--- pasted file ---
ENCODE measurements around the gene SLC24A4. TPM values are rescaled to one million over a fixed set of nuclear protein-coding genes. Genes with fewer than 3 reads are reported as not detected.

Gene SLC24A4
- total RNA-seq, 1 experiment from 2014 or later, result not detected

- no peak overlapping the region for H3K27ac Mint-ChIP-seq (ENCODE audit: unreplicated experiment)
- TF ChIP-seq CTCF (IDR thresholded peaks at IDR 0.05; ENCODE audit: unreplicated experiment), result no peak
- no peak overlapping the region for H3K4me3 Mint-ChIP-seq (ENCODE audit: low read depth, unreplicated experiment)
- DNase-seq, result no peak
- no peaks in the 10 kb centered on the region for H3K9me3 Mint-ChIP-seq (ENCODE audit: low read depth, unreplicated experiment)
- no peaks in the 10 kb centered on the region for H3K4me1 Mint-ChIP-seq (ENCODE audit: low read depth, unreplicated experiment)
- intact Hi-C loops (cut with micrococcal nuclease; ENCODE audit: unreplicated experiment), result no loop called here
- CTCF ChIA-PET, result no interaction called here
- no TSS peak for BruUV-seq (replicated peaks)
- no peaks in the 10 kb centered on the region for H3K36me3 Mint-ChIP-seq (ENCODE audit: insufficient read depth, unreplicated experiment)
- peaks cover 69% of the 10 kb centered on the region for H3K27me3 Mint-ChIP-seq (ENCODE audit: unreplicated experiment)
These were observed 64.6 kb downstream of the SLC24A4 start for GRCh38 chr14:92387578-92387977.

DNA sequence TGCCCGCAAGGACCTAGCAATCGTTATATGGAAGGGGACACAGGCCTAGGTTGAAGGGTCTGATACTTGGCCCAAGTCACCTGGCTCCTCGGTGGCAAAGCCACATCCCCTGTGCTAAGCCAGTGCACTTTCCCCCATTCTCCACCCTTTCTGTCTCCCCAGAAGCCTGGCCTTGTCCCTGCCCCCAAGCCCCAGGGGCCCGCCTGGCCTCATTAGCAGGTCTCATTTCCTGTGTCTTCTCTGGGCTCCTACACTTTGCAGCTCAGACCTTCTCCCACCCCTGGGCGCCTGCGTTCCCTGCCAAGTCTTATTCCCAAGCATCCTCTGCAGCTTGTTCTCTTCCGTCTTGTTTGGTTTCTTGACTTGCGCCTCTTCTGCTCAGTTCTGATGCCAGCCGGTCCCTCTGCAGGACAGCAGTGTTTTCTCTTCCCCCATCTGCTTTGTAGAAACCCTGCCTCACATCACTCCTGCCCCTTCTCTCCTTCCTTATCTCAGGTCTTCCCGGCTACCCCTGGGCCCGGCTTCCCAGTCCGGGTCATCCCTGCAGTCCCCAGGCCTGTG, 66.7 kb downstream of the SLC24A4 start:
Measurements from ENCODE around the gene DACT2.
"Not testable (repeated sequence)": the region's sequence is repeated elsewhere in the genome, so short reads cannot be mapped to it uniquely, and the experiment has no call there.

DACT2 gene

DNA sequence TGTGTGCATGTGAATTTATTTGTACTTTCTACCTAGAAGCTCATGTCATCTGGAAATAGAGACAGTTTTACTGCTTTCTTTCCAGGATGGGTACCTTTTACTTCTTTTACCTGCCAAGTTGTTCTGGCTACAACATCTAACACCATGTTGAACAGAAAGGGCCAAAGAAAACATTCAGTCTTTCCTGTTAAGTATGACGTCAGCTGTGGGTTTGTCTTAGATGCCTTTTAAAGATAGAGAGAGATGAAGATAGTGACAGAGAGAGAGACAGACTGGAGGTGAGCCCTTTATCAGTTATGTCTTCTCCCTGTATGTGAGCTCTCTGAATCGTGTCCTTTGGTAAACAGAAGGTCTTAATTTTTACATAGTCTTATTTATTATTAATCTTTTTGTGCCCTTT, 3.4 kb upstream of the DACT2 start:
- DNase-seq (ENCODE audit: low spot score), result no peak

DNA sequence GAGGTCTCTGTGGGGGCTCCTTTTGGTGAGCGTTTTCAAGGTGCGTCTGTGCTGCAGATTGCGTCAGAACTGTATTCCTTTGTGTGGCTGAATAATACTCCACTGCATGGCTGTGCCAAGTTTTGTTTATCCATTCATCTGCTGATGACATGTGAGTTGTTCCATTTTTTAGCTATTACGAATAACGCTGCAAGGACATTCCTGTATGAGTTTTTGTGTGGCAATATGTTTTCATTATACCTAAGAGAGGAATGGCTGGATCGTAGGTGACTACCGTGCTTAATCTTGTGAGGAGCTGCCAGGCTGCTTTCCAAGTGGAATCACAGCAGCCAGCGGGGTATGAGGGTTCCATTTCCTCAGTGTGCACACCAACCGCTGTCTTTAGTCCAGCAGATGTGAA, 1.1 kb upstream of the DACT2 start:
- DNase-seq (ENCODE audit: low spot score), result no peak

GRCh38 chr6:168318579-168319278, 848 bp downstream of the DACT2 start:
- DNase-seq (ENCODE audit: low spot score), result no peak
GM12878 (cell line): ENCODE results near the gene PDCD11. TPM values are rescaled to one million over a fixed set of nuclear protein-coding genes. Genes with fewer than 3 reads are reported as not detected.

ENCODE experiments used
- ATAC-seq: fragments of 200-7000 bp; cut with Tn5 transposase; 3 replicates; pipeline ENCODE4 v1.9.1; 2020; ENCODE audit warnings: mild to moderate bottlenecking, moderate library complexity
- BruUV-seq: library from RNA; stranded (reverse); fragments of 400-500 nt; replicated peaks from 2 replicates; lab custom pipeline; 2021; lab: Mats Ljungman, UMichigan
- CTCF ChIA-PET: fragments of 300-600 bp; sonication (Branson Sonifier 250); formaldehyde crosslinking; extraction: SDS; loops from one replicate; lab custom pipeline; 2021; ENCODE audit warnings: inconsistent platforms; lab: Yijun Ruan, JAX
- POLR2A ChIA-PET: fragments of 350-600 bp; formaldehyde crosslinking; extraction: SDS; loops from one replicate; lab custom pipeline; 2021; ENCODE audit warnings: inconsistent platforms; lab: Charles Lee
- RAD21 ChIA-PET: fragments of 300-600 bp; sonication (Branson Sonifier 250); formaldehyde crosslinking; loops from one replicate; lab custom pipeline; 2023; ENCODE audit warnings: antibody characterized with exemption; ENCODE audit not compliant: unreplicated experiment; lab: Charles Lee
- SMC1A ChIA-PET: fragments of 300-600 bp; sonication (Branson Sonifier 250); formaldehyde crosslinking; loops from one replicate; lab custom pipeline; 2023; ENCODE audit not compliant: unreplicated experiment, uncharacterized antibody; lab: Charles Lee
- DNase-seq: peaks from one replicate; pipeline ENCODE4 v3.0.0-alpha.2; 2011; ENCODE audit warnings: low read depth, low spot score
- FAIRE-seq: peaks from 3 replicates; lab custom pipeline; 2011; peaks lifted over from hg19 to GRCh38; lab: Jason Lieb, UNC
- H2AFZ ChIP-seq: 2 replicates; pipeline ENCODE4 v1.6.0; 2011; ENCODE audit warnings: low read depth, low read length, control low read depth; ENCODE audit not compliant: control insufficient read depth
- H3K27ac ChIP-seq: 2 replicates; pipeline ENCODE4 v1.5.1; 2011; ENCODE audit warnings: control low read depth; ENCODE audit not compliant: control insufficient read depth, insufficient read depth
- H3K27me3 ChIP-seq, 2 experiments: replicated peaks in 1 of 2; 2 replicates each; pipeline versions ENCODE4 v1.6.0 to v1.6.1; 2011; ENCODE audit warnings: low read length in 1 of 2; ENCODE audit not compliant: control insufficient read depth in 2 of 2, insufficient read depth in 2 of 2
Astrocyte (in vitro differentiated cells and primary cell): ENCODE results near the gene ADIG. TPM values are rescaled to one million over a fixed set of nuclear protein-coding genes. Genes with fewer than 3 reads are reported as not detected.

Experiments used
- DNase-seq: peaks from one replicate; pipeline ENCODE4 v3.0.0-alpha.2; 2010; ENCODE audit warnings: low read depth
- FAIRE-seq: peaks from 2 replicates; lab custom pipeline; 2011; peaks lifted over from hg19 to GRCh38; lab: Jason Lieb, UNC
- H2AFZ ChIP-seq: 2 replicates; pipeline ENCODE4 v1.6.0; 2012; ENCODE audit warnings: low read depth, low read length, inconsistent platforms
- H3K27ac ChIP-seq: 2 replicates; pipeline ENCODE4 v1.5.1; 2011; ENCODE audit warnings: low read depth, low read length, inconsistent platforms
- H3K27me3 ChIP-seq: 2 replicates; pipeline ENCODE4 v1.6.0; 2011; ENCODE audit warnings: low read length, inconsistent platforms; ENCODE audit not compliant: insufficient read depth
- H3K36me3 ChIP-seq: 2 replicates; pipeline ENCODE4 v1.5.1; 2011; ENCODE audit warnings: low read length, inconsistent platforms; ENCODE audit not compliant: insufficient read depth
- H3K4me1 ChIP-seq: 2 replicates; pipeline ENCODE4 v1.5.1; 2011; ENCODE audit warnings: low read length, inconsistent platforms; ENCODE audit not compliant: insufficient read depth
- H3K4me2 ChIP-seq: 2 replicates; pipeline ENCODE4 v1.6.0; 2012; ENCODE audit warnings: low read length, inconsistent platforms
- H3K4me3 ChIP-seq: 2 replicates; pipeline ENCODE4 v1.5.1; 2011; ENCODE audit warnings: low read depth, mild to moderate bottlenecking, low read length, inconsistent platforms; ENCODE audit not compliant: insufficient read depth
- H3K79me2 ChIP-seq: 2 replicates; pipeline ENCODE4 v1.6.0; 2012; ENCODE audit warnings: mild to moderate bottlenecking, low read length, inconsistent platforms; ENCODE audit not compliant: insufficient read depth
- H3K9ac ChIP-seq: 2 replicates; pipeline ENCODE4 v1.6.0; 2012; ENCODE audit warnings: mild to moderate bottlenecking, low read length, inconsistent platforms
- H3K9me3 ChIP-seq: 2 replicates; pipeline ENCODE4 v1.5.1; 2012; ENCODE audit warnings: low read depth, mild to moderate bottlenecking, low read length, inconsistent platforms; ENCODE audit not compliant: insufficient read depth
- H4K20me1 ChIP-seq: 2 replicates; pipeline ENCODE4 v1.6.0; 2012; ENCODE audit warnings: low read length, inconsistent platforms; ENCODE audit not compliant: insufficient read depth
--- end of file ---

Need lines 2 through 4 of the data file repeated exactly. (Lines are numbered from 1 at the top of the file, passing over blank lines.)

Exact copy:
Gene SLC24A4
- total RNA-seq, 1 experiment from 2014 or later, result not detected

- no peak overlapping the region for H3K27ac Mint-ChIP-seq (ENCODE audit: unreplicated experiment)